Monday, July 13, 2009

Power poles

I have read many of the comments to the Statesman articles. I know I shouldn't. The people who comment don't have a clue as to what really happened or how the land was maintained. But one of the comments made me think this last week. I'm addressing it here because I think that many people have probably had similar thoughts.

We live right next to the power sub station. Off of the hillside are giant metal power poles. Our neighbor's two-story high pitched roof barely covers the poles. And they dance across a field from giant pole to giant pole. It was my only concern about moving into this neighborhood. I wasn't worried about the field catching fire. I was mostly concerned about the electromagnetic fields (especially because of my belief in how affected we can be by energy fields).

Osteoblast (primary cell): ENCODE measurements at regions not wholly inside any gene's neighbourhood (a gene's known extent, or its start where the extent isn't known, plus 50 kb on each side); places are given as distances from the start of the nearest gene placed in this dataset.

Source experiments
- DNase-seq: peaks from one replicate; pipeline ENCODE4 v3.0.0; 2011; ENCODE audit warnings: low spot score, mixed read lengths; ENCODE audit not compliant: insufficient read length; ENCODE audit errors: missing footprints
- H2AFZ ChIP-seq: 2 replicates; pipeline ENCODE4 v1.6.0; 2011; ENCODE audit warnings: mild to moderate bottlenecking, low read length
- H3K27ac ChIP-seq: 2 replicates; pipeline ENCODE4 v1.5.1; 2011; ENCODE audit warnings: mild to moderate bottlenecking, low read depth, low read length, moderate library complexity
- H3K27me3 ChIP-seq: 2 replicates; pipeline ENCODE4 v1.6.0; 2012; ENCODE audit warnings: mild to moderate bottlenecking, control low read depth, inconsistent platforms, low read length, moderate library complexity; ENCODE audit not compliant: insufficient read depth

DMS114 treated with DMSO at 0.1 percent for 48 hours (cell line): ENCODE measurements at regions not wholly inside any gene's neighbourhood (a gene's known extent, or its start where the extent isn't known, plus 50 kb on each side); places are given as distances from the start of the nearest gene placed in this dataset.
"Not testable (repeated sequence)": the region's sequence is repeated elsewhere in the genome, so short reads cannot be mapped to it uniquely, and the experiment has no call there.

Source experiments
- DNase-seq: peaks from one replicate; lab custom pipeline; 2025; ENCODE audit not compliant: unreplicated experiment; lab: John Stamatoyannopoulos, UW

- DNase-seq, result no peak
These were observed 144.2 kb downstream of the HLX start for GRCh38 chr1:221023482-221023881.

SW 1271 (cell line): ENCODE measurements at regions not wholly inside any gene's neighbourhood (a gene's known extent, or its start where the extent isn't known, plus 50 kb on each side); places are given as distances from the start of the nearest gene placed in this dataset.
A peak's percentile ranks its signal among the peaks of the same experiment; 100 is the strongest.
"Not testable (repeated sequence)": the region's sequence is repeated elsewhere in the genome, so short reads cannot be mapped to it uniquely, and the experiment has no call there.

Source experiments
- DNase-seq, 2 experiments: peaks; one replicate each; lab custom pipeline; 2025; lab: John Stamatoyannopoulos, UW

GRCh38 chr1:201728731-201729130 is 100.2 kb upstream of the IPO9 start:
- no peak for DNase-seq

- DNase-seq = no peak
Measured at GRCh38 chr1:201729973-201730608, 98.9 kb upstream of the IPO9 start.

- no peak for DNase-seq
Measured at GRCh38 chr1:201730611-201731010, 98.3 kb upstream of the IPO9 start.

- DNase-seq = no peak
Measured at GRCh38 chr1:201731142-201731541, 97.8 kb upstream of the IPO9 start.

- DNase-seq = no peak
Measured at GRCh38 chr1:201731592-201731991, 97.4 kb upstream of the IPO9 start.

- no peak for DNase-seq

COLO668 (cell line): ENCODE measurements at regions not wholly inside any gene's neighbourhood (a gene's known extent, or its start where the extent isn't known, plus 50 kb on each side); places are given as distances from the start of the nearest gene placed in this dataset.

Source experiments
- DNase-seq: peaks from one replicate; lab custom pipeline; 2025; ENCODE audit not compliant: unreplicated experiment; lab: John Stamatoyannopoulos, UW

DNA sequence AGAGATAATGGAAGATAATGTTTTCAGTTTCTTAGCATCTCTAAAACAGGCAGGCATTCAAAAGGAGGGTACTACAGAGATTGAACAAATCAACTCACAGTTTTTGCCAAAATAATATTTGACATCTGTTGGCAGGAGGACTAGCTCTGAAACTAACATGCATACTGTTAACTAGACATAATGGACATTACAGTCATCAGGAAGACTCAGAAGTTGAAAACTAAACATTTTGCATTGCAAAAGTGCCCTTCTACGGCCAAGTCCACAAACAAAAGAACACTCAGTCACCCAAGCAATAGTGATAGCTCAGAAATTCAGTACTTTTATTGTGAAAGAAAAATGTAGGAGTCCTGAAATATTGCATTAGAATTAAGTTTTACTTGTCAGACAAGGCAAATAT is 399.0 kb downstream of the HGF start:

A lot of people have privately (or at least not directly) commented about our decision to live near the power lines. I wish they would ask us directly, but that's irrelevant at this point. The first answer I have is that every neighborhood has some inherent risk. Why would you live that close to the canal? In a flood plane? On an active fault line? We can only minimize risk so much. But the thing that I've been thinking about lately is the reality that the power pole that sparked the fire is one of the small wooden poles. It is no different from the one you have in your neighborhood. It wasn't the giant line connected to the sub. Rebuilding here is no more dangerous than building in a neighborhood that accesses power (other than maybe the fact that fire goes faster uphill).

I hope that provides a little clarification. There are other things that should be clarified but for one reason or another, we're not able to do that. Just know that everything you read isn't the whole story.

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